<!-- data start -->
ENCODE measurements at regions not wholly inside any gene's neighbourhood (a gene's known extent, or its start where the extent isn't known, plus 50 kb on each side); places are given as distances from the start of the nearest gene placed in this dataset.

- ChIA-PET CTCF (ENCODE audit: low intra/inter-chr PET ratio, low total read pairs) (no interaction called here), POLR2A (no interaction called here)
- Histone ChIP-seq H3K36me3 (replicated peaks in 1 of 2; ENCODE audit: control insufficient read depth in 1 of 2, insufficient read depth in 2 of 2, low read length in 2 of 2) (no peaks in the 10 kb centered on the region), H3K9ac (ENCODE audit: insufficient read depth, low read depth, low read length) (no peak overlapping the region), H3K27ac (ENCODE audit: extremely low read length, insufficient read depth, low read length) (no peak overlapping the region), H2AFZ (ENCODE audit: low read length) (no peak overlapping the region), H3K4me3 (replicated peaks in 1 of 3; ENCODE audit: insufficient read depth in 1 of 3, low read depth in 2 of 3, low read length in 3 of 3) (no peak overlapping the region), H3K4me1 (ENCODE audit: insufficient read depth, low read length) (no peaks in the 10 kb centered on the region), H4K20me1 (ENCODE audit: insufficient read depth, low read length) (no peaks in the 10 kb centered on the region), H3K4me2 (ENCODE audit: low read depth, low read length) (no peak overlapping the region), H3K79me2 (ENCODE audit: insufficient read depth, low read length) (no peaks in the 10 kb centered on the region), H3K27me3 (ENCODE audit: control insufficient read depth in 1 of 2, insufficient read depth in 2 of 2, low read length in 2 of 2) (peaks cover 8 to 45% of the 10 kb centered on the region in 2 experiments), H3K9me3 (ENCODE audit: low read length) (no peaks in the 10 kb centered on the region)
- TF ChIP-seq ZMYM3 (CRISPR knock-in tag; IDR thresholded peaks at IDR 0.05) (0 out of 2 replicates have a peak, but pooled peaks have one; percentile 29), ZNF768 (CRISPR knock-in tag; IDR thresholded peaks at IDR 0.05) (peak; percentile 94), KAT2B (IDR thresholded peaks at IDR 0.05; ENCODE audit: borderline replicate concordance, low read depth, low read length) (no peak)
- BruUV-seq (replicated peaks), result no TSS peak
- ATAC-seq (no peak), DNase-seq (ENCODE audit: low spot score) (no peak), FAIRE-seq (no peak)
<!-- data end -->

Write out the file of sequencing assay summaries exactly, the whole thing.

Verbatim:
ENCODE measurements at regions not wholly inside any gene's neighbourhood (a gene's known extent, or its start where the extent isn't known, plus 50 kb on each side); places are given as distances from the start of the nearest gene placed in this dataset.

- ChIA-PET CTCF (ENCODE audit: low intra/inter-chr PET ratio, low total read pairs) (no interaction called here), POLR2A (no interaction called here)
- Histone ChIP-seq H3K36me3 (replicated peaks in 1 of 2; ENCODE audit: control insufficient read depth in 1 of 2, insufficient read depth in 2 of 2, low read length in 2 of 2) (no peaks in the 10 kb centered on the region), H3K9ac (ENCODE audit: insufficient read depth, low read depth, low read length) (no peak overlapping the region), H3K27ac (ENCODE audit: extremely low read length, insufficient read depth, low read length) (no peak overlapping the region), H2AFZ (ENCODE audit: low read length) (no peak overlapping the region), H3K4me3 (replicated peaks in 1 of 3; ENCODE audit: insufficient read depth in 1 of 3, low read depth in 2 of 3, low read length in 3 of 3) (no peak overlapping the region), H3K4me1 (ENCODE audit: insufficient read depth, low read length) (no peaks in the 10 kb centered on the region), H4K20me1 (ENCODE audit: insufficient read depth, low read length) (no peaks in the 10 kb centered on the region), H3K4me2 (ENCODE audit: low read depth, low read length) (no peak overlapping the region), H3K79me2 (ENCODE audit: insufficient read depth, low read length) (no peaks in the 10 kb centered on the region), H3K27me3 (ENCODE audit: control insufficient read depth in 1 of 2, insufficient read depth in 2 of 2, low read length in 2 of 2) (peaks cover 8 to 45% of the 10 kb centered on the region in 2 experiments), H3K9me3 (ENCODE audit: low read length) (no peaks in the 10 kb centered on the region)
- TF ChIP-seq ZMYM3 (CRISPR knock-in tag; IDR thresholded peaks at IDR 0.05) (0 out of 2 replicates have a peak, but pooled peaks have one; percentile 29), ZNF768 (CRISPR knock-in tag; IDR thresholded peaks at IDR 0.05) (peak; percentile 94), KAT2B (IDR thresholded peaks at IDR 0.05; ENCODE audit: borderline replicate concordance, low read depth, low read length) (no peak)
- BruUV-seq (replicated peaks), result no TSS peak
- ATAC-seq (no peak), DNase-seq (ENCODE audit: low spot score) (no peak), FAIRE-seq (no peak)